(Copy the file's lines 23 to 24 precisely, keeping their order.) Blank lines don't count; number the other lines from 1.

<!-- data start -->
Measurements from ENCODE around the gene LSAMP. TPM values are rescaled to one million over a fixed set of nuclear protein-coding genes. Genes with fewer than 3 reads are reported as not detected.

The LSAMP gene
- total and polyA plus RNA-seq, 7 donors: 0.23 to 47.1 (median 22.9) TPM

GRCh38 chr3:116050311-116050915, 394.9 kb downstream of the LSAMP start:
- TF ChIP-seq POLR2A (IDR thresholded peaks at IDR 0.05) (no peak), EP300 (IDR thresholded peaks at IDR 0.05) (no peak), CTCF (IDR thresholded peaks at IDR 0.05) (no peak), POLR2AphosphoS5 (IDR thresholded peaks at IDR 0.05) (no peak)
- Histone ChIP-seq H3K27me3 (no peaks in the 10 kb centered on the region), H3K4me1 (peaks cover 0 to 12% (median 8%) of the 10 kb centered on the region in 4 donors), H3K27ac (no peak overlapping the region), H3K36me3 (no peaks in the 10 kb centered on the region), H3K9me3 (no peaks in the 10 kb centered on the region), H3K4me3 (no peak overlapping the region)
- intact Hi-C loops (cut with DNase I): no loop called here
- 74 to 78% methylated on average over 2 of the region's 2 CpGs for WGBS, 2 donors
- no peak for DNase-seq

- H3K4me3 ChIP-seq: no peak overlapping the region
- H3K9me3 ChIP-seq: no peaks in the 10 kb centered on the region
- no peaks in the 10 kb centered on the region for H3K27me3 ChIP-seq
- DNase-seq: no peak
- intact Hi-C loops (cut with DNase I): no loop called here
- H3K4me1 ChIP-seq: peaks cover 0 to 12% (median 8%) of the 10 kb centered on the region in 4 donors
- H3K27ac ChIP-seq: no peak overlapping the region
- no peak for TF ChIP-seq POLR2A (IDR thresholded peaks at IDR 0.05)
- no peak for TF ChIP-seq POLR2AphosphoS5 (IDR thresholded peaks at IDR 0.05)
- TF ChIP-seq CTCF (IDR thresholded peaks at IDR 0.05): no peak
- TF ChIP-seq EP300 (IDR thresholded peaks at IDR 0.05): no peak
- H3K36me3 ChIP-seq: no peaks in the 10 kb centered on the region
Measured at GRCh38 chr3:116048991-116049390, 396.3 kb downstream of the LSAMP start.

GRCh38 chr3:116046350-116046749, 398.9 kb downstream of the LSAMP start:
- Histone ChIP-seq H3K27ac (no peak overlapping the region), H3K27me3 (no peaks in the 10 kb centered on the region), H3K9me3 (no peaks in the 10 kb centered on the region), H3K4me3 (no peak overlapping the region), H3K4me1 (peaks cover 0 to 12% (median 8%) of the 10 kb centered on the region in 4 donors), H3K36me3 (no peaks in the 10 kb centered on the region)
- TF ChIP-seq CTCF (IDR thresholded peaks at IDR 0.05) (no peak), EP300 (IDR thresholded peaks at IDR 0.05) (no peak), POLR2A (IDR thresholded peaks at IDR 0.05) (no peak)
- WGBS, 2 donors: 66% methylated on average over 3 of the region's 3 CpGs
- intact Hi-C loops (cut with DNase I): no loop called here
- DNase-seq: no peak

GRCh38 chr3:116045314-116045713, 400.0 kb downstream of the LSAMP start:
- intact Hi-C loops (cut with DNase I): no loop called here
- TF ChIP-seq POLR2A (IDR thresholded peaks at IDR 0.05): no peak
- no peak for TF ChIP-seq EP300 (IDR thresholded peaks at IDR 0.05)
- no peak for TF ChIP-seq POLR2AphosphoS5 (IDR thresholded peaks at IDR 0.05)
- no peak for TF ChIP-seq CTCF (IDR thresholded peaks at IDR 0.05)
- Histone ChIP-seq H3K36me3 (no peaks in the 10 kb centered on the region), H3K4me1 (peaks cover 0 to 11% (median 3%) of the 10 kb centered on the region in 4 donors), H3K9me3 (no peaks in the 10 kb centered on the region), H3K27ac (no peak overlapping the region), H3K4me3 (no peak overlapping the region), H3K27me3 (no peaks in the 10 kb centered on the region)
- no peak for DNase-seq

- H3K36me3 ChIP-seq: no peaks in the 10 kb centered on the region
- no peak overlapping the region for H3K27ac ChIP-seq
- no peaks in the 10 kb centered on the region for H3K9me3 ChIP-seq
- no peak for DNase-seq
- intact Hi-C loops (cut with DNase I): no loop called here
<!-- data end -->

GRCh38 chr3:116046350-116046749, 398.9 kb downstream of the LSAMP start:
- Histone ChIP-seq H3K27ac (no peak overlapping the region), H3K27me3 (no peaks in the 10 kb centered on the region), H3K9me3 (no peaks in the 10 kb centered on the region), H3K4me3 (no peak overlapping the region), H3K4me1 (peaks cover 0 to 12% (median 8%) of the 10 kb centered on the region in 4 donors), H3K36me3 (no peaks in the 10 kb centered on the region)